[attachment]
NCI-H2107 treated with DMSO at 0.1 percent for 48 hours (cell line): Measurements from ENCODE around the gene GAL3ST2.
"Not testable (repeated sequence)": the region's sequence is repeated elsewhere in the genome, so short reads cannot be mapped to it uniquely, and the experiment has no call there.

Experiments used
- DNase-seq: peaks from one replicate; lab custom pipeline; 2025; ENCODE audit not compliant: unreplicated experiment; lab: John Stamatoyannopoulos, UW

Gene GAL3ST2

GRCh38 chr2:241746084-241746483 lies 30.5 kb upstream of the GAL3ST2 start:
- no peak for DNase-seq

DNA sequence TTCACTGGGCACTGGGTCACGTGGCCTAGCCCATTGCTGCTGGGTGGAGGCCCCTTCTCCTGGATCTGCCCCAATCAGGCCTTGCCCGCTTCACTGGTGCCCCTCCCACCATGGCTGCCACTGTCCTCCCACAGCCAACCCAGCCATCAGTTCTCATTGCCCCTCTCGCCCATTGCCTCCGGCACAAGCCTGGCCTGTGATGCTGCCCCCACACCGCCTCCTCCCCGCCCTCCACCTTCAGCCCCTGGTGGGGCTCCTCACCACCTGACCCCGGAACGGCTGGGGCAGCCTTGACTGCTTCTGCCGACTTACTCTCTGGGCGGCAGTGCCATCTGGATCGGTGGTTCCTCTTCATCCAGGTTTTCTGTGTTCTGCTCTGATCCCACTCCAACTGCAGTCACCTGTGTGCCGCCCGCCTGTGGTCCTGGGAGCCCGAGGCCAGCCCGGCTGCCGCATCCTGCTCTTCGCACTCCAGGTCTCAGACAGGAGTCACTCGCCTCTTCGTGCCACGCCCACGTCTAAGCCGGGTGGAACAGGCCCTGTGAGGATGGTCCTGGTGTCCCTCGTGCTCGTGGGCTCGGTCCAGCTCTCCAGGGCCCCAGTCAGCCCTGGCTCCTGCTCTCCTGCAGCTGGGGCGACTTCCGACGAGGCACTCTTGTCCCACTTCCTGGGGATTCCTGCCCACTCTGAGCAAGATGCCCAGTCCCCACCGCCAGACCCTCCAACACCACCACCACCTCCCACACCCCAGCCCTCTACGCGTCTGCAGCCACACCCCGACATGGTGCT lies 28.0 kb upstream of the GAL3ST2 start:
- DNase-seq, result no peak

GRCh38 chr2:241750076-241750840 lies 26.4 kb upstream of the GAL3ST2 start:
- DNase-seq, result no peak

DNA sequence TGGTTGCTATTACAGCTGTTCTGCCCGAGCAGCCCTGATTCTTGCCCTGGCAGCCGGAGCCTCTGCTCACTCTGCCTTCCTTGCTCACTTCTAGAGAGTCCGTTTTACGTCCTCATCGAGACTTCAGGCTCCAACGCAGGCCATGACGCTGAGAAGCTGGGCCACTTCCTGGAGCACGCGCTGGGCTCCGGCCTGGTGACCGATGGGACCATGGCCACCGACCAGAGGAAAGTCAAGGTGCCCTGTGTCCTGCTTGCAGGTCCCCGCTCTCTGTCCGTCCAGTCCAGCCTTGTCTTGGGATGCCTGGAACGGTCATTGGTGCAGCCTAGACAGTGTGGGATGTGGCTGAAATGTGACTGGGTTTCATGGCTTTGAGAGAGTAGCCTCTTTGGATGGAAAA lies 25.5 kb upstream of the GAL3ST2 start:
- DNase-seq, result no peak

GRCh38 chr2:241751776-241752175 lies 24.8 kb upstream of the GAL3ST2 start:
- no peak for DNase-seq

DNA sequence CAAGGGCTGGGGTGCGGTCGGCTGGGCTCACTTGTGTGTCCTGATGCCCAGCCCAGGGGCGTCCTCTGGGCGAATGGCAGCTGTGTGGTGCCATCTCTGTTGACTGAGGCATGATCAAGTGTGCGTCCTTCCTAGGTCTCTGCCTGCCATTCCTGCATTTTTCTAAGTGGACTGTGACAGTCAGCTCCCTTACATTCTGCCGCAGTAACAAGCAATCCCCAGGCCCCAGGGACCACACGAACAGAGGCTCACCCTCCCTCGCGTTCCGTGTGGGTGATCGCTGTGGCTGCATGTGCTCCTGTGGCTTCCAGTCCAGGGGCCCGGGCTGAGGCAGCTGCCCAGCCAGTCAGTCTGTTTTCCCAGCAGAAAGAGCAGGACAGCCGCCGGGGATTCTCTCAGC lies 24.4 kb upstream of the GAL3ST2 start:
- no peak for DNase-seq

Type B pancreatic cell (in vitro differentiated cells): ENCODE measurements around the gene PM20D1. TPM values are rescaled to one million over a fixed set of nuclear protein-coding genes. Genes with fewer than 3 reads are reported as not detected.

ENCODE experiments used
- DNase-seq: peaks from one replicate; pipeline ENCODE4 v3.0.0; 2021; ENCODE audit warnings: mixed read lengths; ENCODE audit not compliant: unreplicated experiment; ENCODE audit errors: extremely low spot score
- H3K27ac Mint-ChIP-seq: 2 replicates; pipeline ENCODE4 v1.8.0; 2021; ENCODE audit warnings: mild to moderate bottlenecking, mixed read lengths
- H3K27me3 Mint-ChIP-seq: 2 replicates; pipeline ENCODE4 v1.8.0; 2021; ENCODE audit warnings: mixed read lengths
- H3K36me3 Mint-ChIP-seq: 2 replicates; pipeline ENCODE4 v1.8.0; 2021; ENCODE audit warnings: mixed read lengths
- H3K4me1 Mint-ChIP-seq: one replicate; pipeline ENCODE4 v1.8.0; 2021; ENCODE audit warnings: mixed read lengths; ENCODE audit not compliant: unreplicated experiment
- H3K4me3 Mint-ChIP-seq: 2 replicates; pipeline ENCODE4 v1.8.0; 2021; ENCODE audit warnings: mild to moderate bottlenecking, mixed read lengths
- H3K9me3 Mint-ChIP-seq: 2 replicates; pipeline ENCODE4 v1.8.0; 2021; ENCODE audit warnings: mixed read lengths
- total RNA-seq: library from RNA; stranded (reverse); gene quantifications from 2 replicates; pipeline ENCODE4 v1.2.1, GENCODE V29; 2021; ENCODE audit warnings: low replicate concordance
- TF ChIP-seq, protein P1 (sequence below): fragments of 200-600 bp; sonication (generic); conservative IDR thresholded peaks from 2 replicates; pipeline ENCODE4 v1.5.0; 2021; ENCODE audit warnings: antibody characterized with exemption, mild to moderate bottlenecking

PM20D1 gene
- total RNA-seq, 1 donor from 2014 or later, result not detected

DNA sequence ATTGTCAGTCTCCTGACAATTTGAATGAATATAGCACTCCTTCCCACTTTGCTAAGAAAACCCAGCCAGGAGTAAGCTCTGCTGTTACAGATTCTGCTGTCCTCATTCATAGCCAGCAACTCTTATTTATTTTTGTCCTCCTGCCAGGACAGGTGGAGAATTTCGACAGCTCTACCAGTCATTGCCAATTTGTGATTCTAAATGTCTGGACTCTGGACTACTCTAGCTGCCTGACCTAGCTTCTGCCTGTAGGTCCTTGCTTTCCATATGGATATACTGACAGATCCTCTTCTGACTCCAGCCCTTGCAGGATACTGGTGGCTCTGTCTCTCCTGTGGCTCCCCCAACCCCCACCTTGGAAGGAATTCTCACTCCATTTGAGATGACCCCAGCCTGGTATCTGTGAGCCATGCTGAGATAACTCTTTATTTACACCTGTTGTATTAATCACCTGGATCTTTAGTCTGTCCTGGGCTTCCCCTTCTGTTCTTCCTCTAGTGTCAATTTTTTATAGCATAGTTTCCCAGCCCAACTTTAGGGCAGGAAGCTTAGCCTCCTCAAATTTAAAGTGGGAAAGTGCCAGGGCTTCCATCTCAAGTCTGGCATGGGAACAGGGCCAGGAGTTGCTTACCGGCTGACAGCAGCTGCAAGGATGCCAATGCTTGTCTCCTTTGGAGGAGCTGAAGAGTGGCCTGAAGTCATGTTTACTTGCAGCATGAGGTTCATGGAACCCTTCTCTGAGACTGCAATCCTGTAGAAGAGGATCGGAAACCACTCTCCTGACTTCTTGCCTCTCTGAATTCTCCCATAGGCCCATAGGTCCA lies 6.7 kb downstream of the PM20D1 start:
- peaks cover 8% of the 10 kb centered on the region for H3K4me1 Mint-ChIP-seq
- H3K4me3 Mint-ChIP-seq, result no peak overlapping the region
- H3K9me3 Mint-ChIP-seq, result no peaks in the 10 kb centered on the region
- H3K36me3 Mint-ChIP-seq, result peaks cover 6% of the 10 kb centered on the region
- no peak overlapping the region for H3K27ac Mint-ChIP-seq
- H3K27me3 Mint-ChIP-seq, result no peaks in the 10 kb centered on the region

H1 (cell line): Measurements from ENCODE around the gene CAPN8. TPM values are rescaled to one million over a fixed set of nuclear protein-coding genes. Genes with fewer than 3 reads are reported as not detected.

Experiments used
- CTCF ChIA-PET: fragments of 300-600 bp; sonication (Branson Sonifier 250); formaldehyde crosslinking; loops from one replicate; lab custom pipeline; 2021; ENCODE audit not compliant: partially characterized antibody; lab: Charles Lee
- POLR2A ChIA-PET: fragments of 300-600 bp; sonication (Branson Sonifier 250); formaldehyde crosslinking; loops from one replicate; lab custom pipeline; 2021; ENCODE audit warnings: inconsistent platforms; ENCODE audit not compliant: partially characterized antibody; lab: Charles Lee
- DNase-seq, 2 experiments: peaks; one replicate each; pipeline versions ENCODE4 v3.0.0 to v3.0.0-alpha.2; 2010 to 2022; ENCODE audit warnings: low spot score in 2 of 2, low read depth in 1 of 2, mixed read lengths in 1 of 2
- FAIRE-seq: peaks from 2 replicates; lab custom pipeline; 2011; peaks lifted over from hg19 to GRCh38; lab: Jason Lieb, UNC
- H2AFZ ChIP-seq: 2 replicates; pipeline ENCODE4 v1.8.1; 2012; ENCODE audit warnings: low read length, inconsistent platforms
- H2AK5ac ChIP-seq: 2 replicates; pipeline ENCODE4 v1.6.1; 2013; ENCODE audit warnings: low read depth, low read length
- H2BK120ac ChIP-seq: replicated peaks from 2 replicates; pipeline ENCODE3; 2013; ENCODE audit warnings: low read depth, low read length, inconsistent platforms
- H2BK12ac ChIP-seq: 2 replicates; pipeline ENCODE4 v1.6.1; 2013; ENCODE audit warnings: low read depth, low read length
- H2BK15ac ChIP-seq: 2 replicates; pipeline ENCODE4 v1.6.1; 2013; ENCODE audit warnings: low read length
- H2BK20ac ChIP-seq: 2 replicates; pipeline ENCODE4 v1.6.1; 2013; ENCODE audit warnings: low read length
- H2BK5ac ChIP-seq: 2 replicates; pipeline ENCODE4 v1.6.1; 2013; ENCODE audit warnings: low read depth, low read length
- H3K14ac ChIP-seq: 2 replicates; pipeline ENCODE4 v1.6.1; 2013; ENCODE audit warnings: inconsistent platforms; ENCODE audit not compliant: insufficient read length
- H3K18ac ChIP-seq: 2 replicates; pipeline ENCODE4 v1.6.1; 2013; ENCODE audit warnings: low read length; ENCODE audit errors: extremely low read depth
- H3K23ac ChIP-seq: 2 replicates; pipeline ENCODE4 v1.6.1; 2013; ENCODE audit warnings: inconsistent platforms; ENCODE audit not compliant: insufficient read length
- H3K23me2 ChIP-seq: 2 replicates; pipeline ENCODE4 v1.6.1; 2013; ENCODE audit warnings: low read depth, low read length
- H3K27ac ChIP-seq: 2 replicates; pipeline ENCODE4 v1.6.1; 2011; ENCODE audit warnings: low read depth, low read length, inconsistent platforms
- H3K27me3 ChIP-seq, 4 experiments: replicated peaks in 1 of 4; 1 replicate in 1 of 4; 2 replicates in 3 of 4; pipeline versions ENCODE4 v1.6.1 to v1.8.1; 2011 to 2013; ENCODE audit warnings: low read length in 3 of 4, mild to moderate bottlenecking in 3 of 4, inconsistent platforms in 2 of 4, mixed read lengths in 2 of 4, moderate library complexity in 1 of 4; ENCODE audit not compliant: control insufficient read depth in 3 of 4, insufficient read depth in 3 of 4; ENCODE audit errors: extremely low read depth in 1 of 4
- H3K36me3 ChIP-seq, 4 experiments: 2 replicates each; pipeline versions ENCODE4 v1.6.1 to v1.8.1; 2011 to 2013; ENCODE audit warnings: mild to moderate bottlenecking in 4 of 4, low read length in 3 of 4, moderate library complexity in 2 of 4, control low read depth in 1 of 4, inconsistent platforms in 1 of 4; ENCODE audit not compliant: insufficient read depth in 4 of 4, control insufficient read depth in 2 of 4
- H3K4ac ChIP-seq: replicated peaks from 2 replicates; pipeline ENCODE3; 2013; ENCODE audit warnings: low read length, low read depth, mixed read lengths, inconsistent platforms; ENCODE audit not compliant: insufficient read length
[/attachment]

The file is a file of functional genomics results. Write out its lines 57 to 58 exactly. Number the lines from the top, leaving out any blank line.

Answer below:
- H3K36me3 ChIP-seq, 4 experiments: 2 replicates each; pipeline versions ENCODE4 v1.6.1 to v1.8.1; 2011 to 2013; ENCODE audit warnings: mild to moderate bottlenecking in 4 of 4, low read length in 3 of 4, moderate library complexity in 2 of 4, control low read depth in 1 of 4, inconsistent platforms in 1 of 4; ENCODE audit not compliant: insufficient read depth in 4 of 4, control insufficient read depth in 2 of 4
- H3K4ac ChIP-seq: replicated peaks from 2 replicates; pipeline ENCODE3; 2013; ENCODE audit warnings: low read length, low read depth, mixed read lengths, inconsistent platforms; ENCODE audit not compliant: insufficient read length